ECHO (PC) Review

By Athanasios 18.09.2017

Review for ECHO on PC

Those working under the watch of a big and mighty producer will usually avoid doing something that could anger the "suits" on whom their paychecks depend upon, the result being an industry with a strong been-there-done-that feel. Luckily for those with a deep love for the medium, there are indie studios like Ultra Ultra; a tiny team of people from the land that gave birth to LEGO, Carlsberg, and Viggo Mortesen, which managed to take the stealth genre and do some pretty neat things with it. Suit up, then, enter the Palace, and see if you are strong enough of mind and body to survive ECHO.

It's hard to correctly put the atmosphere of a game on paper, which is a shame as ECHO is a deeply atmospheric experience, and one that throws lots of weight on its presentation, evident by the surprisingly long, Silent Hill 2-esque walking segment of this adventure's first chapter, which begins with En, the main heroine, landing on a desolate, icy planet, whose entire surface is covered by a never-ending line of identical structures; an image that's a taste of things to come, as what lies beneath is even weirder.

After setting the mood à la Ridley Scott's Alien, En will reach the centrepiece of this tale, the gargantuan labyrinth that will act a test of your skills, the Palace. Don't expect the typical futuristic vistas, though, as this is actually an enormous, seemingly endless array of rooms with baroque architecture; rooms filled with reflective marble, ivory, ebony, obsidian, and gold; rooms that combine the grandeur of a catholic cathedral, with the mystical aura of a Greco-Roman temple… with scale raised to 11, increasing the uncanniness of it all.

Simply put, Ultra Ultra has used the Unreal engine to craft a stunningly beautiful, as well as pleasantly weird, underworld. Even more weird, however, is the plot at hand, which revolves around… well, it's hard to explain, as this is not the typical, exposition-heavy, and easy-to-grasp storyline. The quick rundown is that En, who is part of a transhuman-like religious movement of sorts, has journeyed here in order to attempt reviving someone whose "soul" seems to have been preserved on a strange red cube that the protagonist wears like a hi-tech backpack.

Screenshot for ECHO on PC

No further details will be addressed here, as the only way to come close to understanding things, is to experience it all first-hand. Note, however, that while the story portion could be much better, it still manages to deeply immerse players. The dialogue, in particular, is of very high quality, and the voice-acting is simply top-notch, with the sensually raspy Rose Leslie (Game of Thrones) portraying En, while industry veteran Nicholas Boulton (the awesome Druth from Hellblade) lends his voice to the cynical London - the best faceless character in recent history.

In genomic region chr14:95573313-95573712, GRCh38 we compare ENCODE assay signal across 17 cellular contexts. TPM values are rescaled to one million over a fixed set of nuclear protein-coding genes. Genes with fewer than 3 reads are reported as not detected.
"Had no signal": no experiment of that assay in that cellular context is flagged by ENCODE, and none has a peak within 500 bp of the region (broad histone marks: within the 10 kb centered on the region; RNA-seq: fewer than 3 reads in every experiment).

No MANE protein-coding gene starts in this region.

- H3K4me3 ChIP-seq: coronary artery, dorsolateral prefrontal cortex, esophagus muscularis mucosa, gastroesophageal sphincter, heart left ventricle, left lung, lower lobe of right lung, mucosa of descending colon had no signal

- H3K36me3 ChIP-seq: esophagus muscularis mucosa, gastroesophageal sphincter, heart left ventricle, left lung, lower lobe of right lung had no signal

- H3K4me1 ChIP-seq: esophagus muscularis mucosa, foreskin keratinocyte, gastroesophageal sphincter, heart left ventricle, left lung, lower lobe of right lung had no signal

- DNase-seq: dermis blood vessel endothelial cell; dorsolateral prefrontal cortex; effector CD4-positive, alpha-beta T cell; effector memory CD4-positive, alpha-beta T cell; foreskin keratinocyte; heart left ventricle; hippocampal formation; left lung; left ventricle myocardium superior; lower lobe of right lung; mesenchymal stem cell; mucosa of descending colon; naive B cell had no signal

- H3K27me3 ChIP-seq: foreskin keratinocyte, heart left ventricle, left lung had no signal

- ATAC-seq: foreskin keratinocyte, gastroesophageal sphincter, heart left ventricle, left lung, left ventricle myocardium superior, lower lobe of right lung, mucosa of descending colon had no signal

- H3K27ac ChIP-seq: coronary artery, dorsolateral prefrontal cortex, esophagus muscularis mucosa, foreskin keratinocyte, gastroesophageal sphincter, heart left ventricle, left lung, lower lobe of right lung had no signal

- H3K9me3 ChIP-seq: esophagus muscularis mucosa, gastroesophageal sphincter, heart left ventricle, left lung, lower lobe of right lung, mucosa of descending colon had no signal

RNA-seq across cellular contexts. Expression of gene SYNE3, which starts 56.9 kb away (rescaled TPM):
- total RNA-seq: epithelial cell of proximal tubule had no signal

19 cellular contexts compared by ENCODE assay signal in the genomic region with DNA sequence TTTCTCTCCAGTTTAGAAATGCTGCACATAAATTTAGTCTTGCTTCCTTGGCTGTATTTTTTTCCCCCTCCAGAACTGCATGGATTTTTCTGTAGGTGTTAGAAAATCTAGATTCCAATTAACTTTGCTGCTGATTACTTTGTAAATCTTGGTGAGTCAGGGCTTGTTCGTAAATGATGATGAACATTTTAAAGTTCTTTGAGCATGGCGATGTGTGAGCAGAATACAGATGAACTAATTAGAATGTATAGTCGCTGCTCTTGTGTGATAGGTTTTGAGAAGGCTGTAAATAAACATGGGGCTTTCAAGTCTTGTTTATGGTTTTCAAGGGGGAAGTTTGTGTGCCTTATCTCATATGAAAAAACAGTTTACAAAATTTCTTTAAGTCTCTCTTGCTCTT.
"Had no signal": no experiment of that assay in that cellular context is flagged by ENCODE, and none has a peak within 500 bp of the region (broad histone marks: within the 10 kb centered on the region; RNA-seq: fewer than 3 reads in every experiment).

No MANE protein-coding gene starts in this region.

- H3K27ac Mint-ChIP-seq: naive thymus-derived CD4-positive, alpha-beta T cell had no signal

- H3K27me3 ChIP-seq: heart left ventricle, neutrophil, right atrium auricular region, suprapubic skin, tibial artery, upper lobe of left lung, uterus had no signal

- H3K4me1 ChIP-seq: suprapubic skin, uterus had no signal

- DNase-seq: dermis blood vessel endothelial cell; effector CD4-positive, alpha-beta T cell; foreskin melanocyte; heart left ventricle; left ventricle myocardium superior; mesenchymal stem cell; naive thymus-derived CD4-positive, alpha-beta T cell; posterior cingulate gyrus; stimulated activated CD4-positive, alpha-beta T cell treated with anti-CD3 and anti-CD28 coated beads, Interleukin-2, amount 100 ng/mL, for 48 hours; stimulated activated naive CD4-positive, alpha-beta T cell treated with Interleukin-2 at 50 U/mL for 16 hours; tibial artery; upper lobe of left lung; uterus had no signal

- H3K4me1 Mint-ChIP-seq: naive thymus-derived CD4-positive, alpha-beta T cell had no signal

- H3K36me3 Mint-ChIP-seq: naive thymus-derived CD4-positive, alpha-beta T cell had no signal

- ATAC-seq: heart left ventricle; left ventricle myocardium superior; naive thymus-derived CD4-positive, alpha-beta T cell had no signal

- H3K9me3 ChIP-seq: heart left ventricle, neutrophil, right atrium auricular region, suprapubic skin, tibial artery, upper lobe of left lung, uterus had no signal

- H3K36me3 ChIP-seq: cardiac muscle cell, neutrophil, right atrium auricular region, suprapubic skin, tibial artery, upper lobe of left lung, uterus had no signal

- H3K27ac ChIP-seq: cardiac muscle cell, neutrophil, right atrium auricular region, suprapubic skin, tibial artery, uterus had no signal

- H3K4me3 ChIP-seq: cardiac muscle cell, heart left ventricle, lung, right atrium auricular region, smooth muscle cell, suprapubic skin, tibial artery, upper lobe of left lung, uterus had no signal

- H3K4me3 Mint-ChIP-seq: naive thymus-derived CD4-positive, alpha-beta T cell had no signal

It won't be long before the Palace starts "glitching" out, turning off all lights, and forcing En to rely on her suit's flashlights, which, to be honest, can't really penetrate this pitch-black darkness (excellent shadow play, by the way). Why that happens? Soon enough she will realise that the Palace is trying to create the main enemy, who is none other than… yourself! The so-called Echoes are actually clones of En, and while they start as crude copies of her that move like zombies, each blackout will actually evolve them, until they become completely battle-ready.

ECHO basically plays like a tactical action game, with a strong emphasis on stealth. In other words, the goal is to go from point A to point B, making sure to avoid being killed by this eerie legion of copycats in the process. However, Echoes can't run, hide, or shoot their gun. In fact, they can't even do simple things like open a door or vault over a short barrier. They soon will, though, and that's because you can do all these, as these blackouts are nothing more than "reboots" that reprogram Echoes based on the way you act.

Screenshot for ECHO on PC